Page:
From what I've understood there is a definitive difference between Arabs and Berbers. When you're talking about North Africa there has been migration from Arabs starting around 640 A.D. with the conquest of Egypt. Berbers are defined as the pre-Arabic population of North Africa. In fact most people from North Africa don't agree with the term Berber and call themselves Imazighen.
Originally Posted by Kushnology
From the articles written by Dana Marniche it becomes clear that there was a significant black presence among the Imazighen. Traces of this can still be seen in the nomadic groups travelling through the Sahara, such as the Tuaregs and even in those countries considered Arab (Youtube-- Black berbers) . Naturally the Arab migration might have altered the way the population looks like in North Africa but there still remain fundamental differences between Imazighen in areas such as culture.
The majority of the people in North Africa are actually not Arabs, but are ethnically Imazighen. What has happened is that the language and culture of the Imazighen have been repressed and marginalized. The result has been the arabisation of nearly all of North Africa, while the population is essentially Imazighen. This has also caused a rift because Imazighen have been caught in the divide-and-conquer tactic, causing them to disassociate with darker skinned Africans.
Despite the arabisation the Imazighen still have to be seen as an African people, wasn't it Shomarka Keita who said that the Imazighen still had genes which connected them to over 73 percent of the rest of the continent( the lighter skinned ones also)? Africa is genetically the most diverse continent on the planet, and it would seem to me that that also includes the Imazighen with an African culture and language.
If we're talking about the unification of the continent, then leaving out the Imazighen of North Africa because they're lighter skinned than the rest and saying they're Arabs, would seem like a crucial error to me?
I think this one of the areas in which we need to be very careful, I've noticed that sometimes in our hurry to act we don't fully investigate. Numerous times I've heard people say that people from North Africa are Arabs because they look alike and that they should be kicked out. However, what people need to remember is that people can have a similar appearance while not being related, An example of this is Iran.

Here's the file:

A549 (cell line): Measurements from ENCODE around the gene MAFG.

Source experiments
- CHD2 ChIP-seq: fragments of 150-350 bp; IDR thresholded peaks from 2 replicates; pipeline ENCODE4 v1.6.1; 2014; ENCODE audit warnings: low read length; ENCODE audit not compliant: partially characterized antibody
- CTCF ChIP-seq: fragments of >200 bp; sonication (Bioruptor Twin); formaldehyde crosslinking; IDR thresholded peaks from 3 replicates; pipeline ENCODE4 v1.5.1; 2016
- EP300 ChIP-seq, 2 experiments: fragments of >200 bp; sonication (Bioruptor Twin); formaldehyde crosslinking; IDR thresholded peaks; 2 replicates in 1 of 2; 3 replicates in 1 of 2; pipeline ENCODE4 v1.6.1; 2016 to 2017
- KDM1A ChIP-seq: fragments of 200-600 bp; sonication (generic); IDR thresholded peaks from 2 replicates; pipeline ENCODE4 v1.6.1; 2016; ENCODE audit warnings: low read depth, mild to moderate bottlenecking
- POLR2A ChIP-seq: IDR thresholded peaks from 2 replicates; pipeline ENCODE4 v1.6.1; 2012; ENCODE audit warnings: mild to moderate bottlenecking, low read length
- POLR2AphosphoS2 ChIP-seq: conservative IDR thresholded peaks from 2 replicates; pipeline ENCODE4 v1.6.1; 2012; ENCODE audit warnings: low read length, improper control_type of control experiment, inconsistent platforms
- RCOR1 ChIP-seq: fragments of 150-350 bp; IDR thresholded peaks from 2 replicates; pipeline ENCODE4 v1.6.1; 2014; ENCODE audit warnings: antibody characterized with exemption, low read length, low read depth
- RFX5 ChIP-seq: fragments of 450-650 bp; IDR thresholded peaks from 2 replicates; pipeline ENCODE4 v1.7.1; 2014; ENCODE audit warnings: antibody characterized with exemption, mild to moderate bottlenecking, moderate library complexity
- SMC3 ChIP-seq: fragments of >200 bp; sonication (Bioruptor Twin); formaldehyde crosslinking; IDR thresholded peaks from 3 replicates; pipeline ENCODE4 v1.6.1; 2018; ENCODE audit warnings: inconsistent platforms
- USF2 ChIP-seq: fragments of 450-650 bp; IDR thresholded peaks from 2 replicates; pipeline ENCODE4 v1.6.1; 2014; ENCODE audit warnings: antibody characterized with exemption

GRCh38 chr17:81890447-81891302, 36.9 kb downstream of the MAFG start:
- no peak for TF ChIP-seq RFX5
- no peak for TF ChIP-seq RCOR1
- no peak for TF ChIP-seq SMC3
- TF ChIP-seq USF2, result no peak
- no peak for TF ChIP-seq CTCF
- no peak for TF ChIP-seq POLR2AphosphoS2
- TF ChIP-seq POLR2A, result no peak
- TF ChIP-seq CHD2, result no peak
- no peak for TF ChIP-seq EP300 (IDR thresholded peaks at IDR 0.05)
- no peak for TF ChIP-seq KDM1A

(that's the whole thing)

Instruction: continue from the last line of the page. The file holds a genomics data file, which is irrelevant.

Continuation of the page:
Most people have an image of how an Arab looks like and decide that Iranians are Arabs based on their looks while in reality Arabs make up a minority in the country, the majority belonging to Persians, the same applies to North Africa. Sometimes we rely on distinguishing who's us and who's not based on skin color, but by doing so we apply the divide-and-conquer tactic to ourselves and make the enemy bigger than he is. It's said not to underestimate your opponent, but it isn't any better to overestimate him.
The way I see it the thing many of us are having problems with is realizing or seeing who belongs to us and who doesn't. If i'm not mistaken this is a problem which has been especially obvious in the U.S. People have trouble deciding whether a person who's really light skinned but still shows Africoid features belongs to us. What can add to the confusion is the fact that a darker skinned person with the same features is said not to be African, simply because he's from North Africa and (wrongly) considered to be an Arab.
The question which we have to ask ourselves and which I'm asking all of you is whether phenotype is the only or main characteristic with which we can identify people of African descent. As I've said before Africa is a diverse continent and its people - both continental and from the diaspora - have been through a lot. Especially in the diaspora we can see a struggle for recognition, both within themselves and in society, An example of this is South America with its afrolatinos. What we see here is a battle for survival and a strong awareness of their Africanness. Even in Argentina, where people of African descent were thought to have been completely assimilated there is a (rising?) level of awareness:
The above leads me to conclude that phenotype cannot be the main characteristic by which we define ourselves( which would be fairly simplistic, reality is often more complicated), what is far more important is the presence of an African spirit, to take pride in and take knowledge of our heritage, the realization that we're great and diverse people, the willingness to connect to and improve the African community and being centered in our Africanness.
However many holy words you read, however many you speak, what good will they do you if you do not act on upon them?
Nobody can give you freedom. Nobody can give you equality or justice or anything. If you're a man, you take it.
"The price of freedom is death."
"The power to define is the most important power we have. He is master who can define."